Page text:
As an undergraduate, I took a political science class called “Ideas and Ideologies” that had a significant impact on me, and still does to this day. I was interested in politics then, much more so than I am now, so it was fascinating to see the raw material laid out in one huge schematic — a circuit diagram connecting the mechanisms of liberalism, conservatism, socialism, fascism, feminism, environmentalism, anarchism, and their derivates like libertarianism, communism, and fundamentalism.
It was an upper division honors colloquium and so not an easy class. There was an English-crap-tonne of reading, including works with some really obtuse language like Hobbes’ Leviathan (1651) and Burke’s Reflections on the Revolution in France (1790), the founding document of conservatism. And it was all very serious.
There was no classroom. We sat in high-backed chairs around a long table inside the conference room of the Carl Albert Congressional Research Center.
There were no lectures. We were expected to have done the reading and to show up prepared for 90 minutes of heavy but moderated discussion. (Our professor did an excellent job of masking his own beliefs. By the end of the term, we still had no idea.)
There were no tests. Our grade came entirely from our contributions in class and a series of papers, including a big fat one at the end.
One of the assignments was pure genius, so much so that I used it with my own students during my very brief teaching career (a temporary second job the year after I quit med school) — a “news tasting”, a cross-sectional analysis similar to how vintners will successively taste multiple wines of the same varietal in the same crop-year so as to appreciate subtle (or not-so-subtle) differences. Here, we had to pick a current event and report on the coverage of that event using at least five different sources, although we were all overachievers in that class, including a minimum of two in each medium, broadcast and print.
It was eye-opening. Some of the differences were obvious of course. NBC didn’t have a very strong political bias but they were very sensational. They used language that subtly increased tension, at least compared to other sources, and would occasionally fail to mention a highly likely outcome in order to extend the “drama” and get you to tune in one more night.
But simply watching back-to-back news coverage is easy. The real value of the exercise came from the paper we had to write and defend in class. It required us to apply what we had learned about the various ideologies to craft a “meta-level” theoretical framework. I was in the middle of my History of Science education at the time — the following year I did my senior thesis in the field — and as I peeled back the news to reveal the ideology, I realized you could keep peeling. To the scientism underneath every single one.
Scientism is the belief in the universal applicability of the scientific method and that the human-constructed edifice of science constitutes the most authoritative worldview, or simply the most valuable part of human learning, to the exclusion of other viewpoints.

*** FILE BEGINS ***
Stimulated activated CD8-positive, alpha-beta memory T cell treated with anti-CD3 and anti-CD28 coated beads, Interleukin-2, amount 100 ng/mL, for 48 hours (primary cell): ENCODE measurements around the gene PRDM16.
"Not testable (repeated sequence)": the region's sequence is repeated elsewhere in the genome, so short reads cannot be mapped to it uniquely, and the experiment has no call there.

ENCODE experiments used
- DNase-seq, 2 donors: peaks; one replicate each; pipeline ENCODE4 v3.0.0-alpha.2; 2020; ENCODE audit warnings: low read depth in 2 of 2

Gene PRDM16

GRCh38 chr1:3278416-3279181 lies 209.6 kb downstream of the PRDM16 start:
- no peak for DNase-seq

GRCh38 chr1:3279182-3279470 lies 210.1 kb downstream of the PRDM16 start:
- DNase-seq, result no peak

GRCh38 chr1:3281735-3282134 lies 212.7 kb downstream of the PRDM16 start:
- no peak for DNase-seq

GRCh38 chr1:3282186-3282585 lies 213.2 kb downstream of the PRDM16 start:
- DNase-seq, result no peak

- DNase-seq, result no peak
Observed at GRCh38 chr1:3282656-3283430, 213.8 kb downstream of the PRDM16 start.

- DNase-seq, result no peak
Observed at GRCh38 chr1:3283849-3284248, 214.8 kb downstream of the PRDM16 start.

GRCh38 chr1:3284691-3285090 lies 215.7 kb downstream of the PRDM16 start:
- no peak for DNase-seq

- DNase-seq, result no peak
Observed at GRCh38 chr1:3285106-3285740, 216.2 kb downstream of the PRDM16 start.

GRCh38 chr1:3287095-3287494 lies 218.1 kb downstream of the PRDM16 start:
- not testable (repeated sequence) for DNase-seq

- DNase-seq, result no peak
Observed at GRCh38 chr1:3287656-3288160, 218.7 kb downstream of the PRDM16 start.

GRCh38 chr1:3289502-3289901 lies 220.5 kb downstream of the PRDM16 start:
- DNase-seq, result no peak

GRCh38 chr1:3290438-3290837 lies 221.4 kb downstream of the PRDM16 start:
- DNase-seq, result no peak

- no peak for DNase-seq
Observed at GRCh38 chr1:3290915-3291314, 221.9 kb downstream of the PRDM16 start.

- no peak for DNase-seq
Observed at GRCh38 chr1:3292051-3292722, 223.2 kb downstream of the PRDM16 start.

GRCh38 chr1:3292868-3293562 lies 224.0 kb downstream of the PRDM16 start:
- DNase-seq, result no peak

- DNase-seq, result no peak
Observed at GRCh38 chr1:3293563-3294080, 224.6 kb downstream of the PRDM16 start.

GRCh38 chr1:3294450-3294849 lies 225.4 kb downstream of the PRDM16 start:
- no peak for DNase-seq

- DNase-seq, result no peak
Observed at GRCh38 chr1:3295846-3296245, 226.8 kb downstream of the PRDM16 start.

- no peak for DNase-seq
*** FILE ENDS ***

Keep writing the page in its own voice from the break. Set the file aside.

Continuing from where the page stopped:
Most people stiffen a little at that definition. I think to them it implies that relativism is true, or weakly that science is just another point of view the same as any other superstition. But that definition is actually a scientific one in that it presumes no answer, even that there’s anything special about science.
Most people are not scientists, yet scientism — the belief that science is the best or only path — is the unifying factor of every modern ideology. Even Christian fundamentalist thought-leaders will tell you there are coldly rational reasons for what they believe, same as any liberal or conservative.
The point is not whether that’s true. There will always be squabbles over orthodoxy, over who practices the One True Faith and who should die a heretic. The point is, when John Locke set out to justify the English revolution, and so founded liberalism, the first modern ideology, he did so with some very specific inventions that had already become popular with the educated elite (far less so with regular folks) and on the belief that the rational reorganization of the world would lead to human happiness.
I’ve said before that liberalism orients its Golden Age in the future, whereas Conservatism puts it in the past, and both alienate you from your authentic present. It is a point wonderfully made in C.S. Lewis’s The Discarded Image, his final printed lecture series in which he describes the medieval world view, the one we threw away. He is up-front that he preferred the old way and that, as he said, his Faith makes sense of his Reason and not the other way around.
Almost no one believes that anymore. And in that regard, scientism is the religion of our era, our founding myth, for even fundamentalists put the need for rational proof ahead of faith in God. (Faith, by definition, requires no such justification.)
I’m not suggesting science is wrong, just that scientism is. Science is wonderful, but like any human creation, it has its flaws. More importantly, it has its limits, distant though they be.
In the time of terrorisms, it is often supposed that science and religion are at odds, and that in fighting the fundamentalisms of the world, what we need is “MOAR SCIENCE!” It is the battle cry of scientism, of an orthodoxy fighting a heretical sect of the same religion. But consider this. “Controversial” theories like evolution are already well-established, and if any collection of scientific facts were going to sway some people, it would have happened already. I predict throwing MOAR SCIENCE! at them isn’t going to change a god-damned thing.
What we need now is more humanity. And that is something different.